Healthcare Workers Strike At Five California Hospitals
By: Robert Spence
Thousands of healthcare workers walked off the job at the University of California’s five medical centers on Tuesday, delaying surgeries, diagnostics procedures, treatments and emergency care throughout the state.
The Union representing 13,000 California Hospital employees said the strike is scheduled to last two days to draw attention to staffing shortages they say undermine patient care at the hospitals in San Francisco, Davis, Los Angeles, San Diego and Irvine. The two-day walkout could cost the system’s medical centers up to $20 million.
AFSCME, the union representing healthcare workers, says UC refuses to ensure adequate staffing at its five medicate centers. Union rep Todd Stenhouse said that’s creating unsafe working conditions.
“Oftentimes now we’re asking fewer staff to do more with less. On a balance sheet, that may look great. If it’s your relative or your loved one that’s in that hospital, it doesn’t look so good,” Stenhouse said.
Stenhouse added the union also wants management to stop contracting out healthcare jobs to temps and volunteers.
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Some of the public hospital system’s estimated 3,400 pharmacists, social workers, psychologists, occupational therapists and lab scientists also walked out on Tuesday in a one-day sympathy strike at the five medical centers.
University of California Vice President for Human Resources Dwaine Duckett said his organization had offered the workers a four-year contract with up to 3.5 percent annual wage increases. The average employee in the union earns $55,000 a year, he said
“The allegation is they’re doing this for patient safety,” UC spokeswoman Dianne Klein said. “If we had unsafe staffing levels, we wouldn’t be in operation. I really don’t understand how walking off the job and leaving patients stranded is helping them.”
Klein says the sticking point in negotiations have been the union’s unwillingness to agree to changes to a pension system that most of the university’s other workers have already accepted.
“What AFSCME wants is a special deal for them, and we don’t think it’s fair,” she said.
Proposed changes include raising employee pension contributions, revising eligibility rules for retiree health benefits, and creating a second tier of retirement benefits for new workers.
Stenhouse said the union would be happy to deal with pension reform, but said management isn’t playing fair.
Schneider Electric's intelligent patient room: need to know
Schneider Electric has launched a virtual showcase that features its new "intelligent patient room". What is it exactly?
Who: Schneider Electric is a multinational that develops energy and automation solutions for many different industries - including hospitality, education, defence, and healthcare. Founded in 1836, today it is a Fortune 500 company, and it currently provides technology to 40% of hospitals around the world, among them Penn Medicine, one of the top hospitals in the US where Schneider's EcoStruxure for Healthcare is deployed, an IoT solution.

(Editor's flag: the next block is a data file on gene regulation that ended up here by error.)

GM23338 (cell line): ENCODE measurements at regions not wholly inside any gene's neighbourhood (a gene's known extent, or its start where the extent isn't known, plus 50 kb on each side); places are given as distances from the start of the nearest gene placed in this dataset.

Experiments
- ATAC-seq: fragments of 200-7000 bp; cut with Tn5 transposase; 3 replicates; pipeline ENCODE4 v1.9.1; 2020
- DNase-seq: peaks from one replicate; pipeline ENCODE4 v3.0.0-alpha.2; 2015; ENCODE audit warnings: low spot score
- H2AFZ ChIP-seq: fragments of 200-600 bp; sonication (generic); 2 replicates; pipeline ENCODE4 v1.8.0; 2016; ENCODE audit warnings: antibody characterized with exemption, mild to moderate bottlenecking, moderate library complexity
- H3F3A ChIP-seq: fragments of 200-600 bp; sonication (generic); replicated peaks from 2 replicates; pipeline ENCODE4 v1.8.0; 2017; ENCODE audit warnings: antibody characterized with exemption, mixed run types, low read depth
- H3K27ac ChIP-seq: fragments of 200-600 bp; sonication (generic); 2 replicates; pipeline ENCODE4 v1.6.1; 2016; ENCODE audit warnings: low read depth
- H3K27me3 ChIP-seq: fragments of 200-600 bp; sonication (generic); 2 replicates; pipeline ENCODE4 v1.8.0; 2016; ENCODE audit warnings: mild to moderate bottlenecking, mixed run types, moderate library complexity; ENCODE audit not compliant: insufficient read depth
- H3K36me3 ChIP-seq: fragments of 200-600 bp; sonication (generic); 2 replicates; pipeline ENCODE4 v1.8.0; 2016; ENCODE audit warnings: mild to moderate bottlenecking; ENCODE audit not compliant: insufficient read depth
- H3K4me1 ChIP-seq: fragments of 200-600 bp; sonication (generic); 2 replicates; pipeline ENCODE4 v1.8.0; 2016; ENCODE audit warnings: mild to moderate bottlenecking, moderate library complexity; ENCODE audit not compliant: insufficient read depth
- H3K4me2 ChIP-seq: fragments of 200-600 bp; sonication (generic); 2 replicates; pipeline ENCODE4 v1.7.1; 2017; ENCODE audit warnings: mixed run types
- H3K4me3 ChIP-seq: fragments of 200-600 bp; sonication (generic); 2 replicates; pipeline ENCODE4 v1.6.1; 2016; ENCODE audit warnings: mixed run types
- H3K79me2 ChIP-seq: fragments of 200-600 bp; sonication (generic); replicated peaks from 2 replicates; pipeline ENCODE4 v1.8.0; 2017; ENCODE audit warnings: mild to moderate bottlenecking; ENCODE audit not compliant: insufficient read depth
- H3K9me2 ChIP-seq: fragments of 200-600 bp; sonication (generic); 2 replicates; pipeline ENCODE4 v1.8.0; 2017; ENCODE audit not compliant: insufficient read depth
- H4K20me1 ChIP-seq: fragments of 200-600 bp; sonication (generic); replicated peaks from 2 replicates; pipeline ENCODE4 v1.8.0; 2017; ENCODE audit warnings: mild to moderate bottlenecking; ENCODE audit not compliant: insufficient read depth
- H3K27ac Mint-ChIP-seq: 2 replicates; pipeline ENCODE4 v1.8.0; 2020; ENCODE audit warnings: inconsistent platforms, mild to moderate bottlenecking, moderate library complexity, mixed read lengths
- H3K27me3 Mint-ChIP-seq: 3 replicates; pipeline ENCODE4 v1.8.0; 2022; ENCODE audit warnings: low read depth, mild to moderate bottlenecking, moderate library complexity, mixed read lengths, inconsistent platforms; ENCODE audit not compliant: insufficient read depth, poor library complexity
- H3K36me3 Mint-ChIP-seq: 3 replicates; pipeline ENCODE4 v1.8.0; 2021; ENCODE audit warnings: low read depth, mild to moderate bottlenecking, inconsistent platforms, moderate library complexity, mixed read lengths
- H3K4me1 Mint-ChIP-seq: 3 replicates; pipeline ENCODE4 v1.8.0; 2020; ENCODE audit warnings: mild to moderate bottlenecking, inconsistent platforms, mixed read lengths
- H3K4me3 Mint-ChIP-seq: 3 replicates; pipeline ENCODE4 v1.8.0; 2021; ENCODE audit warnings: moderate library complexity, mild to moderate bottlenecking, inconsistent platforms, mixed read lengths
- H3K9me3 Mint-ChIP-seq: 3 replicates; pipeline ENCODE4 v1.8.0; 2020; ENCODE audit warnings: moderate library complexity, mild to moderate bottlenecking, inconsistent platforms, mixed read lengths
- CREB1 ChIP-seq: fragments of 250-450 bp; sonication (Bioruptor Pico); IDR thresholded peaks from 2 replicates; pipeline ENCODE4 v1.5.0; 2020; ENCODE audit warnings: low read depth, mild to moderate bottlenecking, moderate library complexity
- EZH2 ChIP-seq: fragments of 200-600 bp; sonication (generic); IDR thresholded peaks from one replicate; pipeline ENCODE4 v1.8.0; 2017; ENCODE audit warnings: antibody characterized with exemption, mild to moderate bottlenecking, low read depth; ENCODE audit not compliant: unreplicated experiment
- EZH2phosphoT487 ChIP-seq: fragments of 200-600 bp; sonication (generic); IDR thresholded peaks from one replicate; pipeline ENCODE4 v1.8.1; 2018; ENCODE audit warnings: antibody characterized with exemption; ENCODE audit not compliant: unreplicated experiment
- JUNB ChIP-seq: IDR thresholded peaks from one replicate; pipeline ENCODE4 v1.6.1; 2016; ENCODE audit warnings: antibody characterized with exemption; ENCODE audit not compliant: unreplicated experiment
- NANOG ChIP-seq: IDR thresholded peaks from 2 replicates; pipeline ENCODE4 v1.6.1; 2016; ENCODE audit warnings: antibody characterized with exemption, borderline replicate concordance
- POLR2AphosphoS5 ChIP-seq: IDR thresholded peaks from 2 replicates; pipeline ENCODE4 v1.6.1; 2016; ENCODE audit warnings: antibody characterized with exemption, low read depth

What: Schneider has launched its Innovation Experience Live Healthcare Lab, an immersive experience that takes visitors through a demonstration of a hospital, including the doctor’s office, the operating room, and the intelligent patient room.
The room features a digital patient footwall - a touchscreen that creates a single reference point for patients, families and healthcare providers, by incorporating care information, entertainment and environmental controls all in one place. A separate digital patient door display has important information for healthcare staff.
All Schneider's equipment is low-voltage, and integrated so that the patient room, clinical needs and IT are all seamlessly connected, what Schneider calls a digital “system of systems.”
Why: Mike Sanders, Customer Projects & Services in Healthcare Innovation at Schneider Electric, explains: “The hospital of the future will need to put the patient experience at the forefront, using innovative and connected systems to provide superior in-hospital care experiences.”
“With the shift to remote work and business brought forth by the pandemic, we knew that we needed to invest in a new virtual experience that showcases our vision for a truly integrated healthcare experience. We believe our intelligent patient room is the solution that our healthcare partners and customers have been looking for, and we’re excited to offer a way for them to experience it no matter where they are in the world.”
Where: The virtual experience was modelled after the new innovations installed at Penn Medicine in Philadelphia, the first real-world installation of Schneider Electric’s fully integrated intelligent patient room technology. It is currently being hosted at the company’s St. Louis Innovation Hub and Innovation Executive Briefing Center (IEBC) facility.